This chapter explores what we know, and what it might be useful to know, about the connection between contract law remedies for breach and commercial reality. It considers three different perspectives on commercial reality: empirical studies of contract; the relational theory of contract; contract law remedies as default rules. The chapter draws out the insights that each perspective presents on legal remedies for breach, highlights the areas where contract remedies appear to deviate from these conceptions of commercial reality, and notes potential areas for further research. One of these areas for future research is whether, in the light of the increasing use of contracts to create essentially private legal systems with bespoke and complex remedial regimes which courts are willing to enforce, the legal default remedies for breach of contract are becoming obsolete.
This chapter discusses some contentious issues relating to the recovery of so-called ‘reliance damages’ in an action for breach of contract. Does the commonly expressed ‘presumption of recoupment’ relating to expenditure incurred by the claimant in performing, or preparing to perform, the contract impose the full legal burden or merely an evidential burden on the defendant of proving that the expenditure would not have been recovered? Assuming that the former is correct, should the ability of the defendant to rebut the presumption be affected by the existence of foreseeable consequential benefits that the claimant expected or hoped to gain from performance of the contract? Does the presumption extend to all types of expenditure incurred in reliance on the contract? Should account be taken of contingencies that, if they had eventuated, would have enabled the defendant to escape or reduce liability in damages? And are damages for both wasted expenditure and loss profits recoverable in a case where the claimant is able to establish that performance by the defendant would have resulted in a net gain.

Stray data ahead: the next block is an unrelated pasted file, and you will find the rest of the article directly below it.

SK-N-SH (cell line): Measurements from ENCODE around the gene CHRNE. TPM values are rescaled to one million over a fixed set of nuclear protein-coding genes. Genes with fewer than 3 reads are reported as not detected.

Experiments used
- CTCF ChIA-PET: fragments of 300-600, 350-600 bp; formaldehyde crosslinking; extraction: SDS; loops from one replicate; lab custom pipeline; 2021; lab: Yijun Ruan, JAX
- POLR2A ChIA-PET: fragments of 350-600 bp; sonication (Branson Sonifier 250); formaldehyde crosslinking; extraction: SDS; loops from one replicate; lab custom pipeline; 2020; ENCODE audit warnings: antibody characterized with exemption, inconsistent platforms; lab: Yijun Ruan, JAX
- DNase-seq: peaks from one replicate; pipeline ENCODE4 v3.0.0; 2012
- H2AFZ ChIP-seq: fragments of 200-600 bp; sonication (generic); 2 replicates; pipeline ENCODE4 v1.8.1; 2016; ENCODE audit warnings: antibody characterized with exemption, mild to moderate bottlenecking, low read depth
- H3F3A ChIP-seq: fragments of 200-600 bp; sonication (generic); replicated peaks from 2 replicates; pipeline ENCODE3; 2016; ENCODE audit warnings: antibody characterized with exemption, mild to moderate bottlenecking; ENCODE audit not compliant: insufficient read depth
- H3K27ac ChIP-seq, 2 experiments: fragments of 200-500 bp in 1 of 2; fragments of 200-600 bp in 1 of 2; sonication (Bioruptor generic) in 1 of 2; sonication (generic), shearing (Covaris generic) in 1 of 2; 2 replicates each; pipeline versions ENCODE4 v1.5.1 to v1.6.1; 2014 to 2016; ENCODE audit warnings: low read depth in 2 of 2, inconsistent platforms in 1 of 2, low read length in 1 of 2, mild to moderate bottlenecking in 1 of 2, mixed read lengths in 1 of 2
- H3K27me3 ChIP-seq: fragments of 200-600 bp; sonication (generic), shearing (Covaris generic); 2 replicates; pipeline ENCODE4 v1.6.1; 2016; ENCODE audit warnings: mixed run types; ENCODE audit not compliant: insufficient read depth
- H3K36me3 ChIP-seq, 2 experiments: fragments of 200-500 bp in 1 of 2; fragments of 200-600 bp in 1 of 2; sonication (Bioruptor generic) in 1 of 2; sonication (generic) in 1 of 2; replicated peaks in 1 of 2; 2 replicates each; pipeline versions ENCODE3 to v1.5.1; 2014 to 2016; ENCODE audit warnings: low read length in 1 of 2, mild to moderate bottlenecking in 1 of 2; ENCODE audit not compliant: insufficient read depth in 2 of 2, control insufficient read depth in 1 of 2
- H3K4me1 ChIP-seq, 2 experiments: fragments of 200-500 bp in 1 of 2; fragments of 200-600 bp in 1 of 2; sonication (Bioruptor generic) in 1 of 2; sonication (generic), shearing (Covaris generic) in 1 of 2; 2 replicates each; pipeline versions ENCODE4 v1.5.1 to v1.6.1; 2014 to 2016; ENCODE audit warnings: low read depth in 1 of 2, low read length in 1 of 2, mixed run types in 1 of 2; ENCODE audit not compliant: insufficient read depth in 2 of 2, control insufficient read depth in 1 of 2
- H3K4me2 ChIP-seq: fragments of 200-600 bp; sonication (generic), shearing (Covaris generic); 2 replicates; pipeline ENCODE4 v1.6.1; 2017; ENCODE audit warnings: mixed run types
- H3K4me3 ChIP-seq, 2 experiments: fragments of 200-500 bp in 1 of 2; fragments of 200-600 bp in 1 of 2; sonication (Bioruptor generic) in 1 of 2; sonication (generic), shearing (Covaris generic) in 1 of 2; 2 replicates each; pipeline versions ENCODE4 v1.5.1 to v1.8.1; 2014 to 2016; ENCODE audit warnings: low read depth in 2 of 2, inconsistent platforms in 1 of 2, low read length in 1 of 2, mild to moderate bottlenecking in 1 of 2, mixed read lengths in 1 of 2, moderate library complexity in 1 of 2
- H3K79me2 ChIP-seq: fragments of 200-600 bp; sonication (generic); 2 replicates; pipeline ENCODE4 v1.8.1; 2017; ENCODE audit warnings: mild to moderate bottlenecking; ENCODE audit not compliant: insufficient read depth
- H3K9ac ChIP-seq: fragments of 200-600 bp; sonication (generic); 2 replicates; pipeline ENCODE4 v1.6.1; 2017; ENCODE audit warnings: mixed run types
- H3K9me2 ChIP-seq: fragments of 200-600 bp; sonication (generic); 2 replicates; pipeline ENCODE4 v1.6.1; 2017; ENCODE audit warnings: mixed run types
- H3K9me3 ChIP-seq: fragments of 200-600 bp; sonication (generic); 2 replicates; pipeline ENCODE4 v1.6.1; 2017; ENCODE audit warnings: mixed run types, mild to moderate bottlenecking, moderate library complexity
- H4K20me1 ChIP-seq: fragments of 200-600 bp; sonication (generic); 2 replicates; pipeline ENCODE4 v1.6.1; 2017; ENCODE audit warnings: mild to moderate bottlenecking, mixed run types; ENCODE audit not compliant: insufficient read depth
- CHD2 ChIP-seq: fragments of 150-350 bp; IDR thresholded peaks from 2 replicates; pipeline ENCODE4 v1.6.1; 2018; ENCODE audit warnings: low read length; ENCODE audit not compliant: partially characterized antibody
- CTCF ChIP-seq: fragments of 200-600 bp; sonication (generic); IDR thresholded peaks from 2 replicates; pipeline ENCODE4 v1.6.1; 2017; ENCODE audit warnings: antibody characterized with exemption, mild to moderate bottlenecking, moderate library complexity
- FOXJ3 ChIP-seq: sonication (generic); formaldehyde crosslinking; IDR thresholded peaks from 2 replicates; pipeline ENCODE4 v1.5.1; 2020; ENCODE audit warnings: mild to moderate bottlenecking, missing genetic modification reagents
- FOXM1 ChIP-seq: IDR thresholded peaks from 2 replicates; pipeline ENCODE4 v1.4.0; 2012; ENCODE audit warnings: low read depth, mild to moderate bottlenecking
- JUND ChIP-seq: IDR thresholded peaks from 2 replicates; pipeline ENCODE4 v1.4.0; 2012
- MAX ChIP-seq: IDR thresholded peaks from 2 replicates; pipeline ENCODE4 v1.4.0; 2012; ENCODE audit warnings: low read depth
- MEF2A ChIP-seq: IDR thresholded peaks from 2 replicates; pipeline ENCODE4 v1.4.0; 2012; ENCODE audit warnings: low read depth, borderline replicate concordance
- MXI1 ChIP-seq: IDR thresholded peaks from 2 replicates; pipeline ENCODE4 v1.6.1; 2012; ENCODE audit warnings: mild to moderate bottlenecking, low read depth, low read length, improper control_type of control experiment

Restitution is generally understood as the return of a payment or transfer, or more broadly the removal of a benefit from the defendant. In modern times, restitution has come to be understood as a remedy for unjust enrichment and the law of restitution has become closely associated with or even equated with the law of unjust enrichment. This has heavily influenced how restitution is understood and when it is available, and it has involved re-interpreting parts of the common law. This chapter considers what is meant by restitution and outlines and criticises the unjust enrichment approach to restitution. In particular, it considers the role of unjust enrichment in contractual and property contexts and whether the claim for restitution in these contexts is not more fruitfully understood purely as a remedy in contract law or property law rather than unjust enrichment. It also considers and criticises the category of ‘restitution for wrongs’.
In recent years a number of distinct ‘substitutionary’ accounts of contract damages have emerged in opposition to the conventional, exclusively ‘loss-centred’ view. It is understandably common to group these accounts together as they share a concern with directly enforcing the promisee’s primary right to performance. This chapter nevertheless argues that it is important to draw a distinction between ‘substitutionary’ accounts that are concerned with placing an objective value on the performance denied by the relevant breach and those that are concerned with awarding the promisee that sum of money necessary to obtain substitute performance from elsewhere. The distinction between these approaches is easily overlooked because of the many cases in which they produce the same quantum. The distinction is nonetheless significant, not only due to the significant differences in quantum that may emerge, but also because of the distinct grounds upon which such awards may legitimately be restricted.